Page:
A new kind of MRI component in the shape of a glove delivers the first clear images of bones, tendons and ligaments moving together, a new study reported on TechXplore finds.
Led by NYU School of Medicine and just published in Nature Biomedical Engineering, the study shows how a new MRI element design woven into garment-like detectors can capture high-quality images of moving joints for the first time.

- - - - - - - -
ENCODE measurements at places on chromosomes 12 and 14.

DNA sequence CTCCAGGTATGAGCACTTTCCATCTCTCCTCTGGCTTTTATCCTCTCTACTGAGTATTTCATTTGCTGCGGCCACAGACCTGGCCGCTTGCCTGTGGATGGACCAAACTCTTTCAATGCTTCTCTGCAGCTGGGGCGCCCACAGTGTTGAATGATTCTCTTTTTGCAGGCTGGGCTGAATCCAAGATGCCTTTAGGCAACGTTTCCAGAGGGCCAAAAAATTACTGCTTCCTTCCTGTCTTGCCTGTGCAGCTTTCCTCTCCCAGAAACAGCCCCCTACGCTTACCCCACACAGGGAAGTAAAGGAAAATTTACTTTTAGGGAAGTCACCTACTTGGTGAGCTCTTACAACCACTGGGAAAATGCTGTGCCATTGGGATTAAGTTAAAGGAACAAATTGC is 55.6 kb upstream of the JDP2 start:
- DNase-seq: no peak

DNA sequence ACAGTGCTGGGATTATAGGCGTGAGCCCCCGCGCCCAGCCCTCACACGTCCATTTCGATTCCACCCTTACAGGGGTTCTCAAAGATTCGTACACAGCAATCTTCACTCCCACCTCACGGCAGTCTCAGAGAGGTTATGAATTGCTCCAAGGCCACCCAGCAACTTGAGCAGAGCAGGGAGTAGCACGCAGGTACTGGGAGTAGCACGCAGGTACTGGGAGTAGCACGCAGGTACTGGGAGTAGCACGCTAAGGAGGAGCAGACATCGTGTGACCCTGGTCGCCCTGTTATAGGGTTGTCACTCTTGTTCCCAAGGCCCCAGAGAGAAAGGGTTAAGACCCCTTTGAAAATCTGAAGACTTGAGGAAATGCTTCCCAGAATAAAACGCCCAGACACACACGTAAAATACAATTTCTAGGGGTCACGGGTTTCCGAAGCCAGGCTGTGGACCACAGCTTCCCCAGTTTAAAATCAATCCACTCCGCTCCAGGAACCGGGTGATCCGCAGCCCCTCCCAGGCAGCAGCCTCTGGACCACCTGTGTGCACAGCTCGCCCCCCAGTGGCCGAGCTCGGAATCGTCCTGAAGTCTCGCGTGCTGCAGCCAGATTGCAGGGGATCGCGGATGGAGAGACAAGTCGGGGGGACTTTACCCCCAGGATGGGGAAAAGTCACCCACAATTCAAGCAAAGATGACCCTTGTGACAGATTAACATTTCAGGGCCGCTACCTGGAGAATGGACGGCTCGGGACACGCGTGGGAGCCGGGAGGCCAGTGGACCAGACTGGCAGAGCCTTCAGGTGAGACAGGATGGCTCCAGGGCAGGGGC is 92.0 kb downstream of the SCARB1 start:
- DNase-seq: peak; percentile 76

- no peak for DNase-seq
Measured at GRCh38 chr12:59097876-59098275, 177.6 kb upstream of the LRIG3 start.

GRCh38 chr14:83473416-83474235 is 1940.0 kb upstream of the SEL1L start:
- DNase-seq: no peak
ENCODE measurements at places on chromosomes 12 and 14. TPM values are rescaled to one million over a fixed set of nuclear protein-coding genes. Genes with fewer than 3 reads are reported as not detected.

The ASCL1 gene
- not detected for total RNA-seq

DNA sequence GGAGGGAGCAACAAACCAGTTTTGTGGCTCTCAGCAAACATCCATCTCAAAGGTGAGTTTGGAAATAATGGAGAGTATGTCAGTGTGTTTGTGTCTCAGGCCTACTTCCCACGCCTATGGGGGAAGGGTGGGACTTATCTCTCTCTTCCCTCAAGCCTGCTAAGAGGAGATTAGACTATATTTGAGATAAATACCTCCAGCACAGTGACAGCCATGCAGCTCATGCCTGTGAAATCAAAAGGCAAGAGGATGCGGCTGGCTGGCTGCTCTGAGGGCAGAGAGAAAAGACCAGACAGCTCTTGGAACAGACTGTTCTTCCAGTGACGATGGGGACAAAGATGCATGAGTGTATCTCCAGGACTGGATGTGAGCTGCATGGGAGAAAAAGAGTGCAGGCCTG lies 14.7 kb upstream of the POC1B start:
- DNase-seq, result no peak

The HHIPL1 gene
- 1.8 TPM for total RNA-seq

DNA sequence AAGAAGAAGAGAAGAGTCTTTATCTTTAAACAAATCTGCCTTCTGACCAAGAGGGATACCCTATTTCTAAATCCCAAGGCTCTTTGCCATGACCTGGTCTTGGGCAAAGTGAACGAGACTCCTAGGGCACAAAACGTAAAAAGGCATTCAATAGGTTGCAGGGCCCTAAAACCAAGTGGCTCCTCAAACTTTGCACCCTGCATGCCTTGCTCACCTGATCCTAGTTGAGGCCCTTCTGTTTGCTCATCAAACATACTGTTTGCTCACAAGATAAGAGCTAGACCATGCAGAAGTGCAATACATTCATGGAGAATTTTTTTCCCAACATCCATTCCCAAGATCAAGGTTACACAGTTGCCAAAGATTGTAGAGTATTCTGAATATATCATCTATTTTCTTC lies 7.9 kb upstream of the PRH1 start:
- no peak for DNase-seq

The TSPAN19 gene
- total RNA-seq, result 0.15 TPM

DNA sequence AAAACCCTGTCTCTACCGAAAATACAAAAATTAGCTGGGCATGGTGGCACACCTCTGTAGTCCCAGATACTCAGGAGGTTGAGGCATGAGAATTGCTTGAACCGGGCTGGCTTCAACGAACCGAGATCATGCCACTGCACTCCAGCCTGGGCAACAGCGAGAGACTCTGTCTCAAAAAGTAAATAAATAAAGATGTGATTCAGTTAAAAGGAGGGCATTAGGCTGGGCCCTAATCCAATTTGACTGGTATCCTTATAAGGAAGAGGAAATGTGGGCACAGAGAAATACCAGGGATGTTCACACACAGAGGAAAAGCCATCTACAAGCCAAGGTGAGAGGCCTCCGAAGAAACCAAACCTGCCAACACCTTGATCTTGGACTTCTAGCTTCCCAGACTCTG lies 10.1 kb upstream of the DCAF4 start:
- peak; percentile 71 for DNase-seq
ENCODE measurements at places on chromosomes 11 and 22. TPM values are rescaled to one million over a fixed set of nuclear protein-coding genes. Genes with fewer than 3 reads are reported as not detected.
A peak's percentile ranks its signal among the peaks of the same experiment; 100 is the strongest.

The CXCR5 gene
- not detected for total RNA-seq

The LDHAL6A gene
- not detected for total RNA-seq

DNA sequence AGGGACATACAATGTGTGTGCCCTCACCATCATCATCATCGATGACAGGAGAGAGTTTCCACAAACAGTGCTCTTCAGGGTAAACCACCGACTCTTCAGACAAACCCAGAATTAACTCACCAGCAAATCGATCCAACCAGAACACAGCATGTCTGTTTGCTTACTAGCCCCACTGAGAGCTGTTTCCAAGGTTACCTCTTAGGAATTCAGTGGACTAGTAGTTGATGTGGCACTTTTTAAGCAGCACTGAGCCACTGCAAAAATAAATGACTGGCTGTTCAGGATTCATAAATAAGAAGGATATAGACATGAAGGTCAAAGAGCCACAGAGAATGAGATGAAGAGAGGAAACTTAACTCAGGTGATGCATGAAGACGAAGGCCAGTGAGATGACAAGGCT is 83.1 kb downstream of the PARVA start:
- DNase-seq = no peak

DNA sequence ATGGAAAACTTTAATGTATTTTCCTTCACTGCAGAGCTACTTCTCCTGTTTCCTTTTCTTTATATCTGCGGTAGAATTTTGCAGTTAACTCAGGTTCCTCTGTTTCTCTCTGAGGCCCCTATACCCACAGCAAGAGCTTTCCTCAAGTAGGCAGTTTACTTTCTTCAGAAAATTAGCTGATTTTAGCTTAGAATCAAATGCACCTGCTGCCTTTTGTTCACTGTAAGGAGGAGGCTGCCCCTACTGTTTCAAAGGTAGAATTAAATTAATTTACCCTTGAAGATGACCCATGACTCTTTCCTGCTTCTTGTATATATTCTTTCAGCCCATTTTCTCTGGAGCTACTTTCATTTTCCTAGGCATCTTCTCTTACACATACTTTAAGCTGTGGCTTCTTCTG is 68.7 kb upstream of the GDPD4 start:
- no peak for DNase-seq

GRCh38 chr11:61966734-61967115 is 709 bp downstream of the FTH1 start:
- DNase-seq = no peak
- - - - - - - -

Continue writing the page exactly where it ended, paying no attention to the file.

The study authors say their MRI glove prototype promises to become useful in the future diagnosis of repetitive strain injuries like carpal tunnel syndrome in office workers, athletes, and musicians. Because the invention shows how different tissue types impinge on each other as they move, the authors say it could also enable the construction of a more versatile atlas of hand anatomy, guide surgery with hand images in more realistic positions, or aid in the design of better prosthetics.
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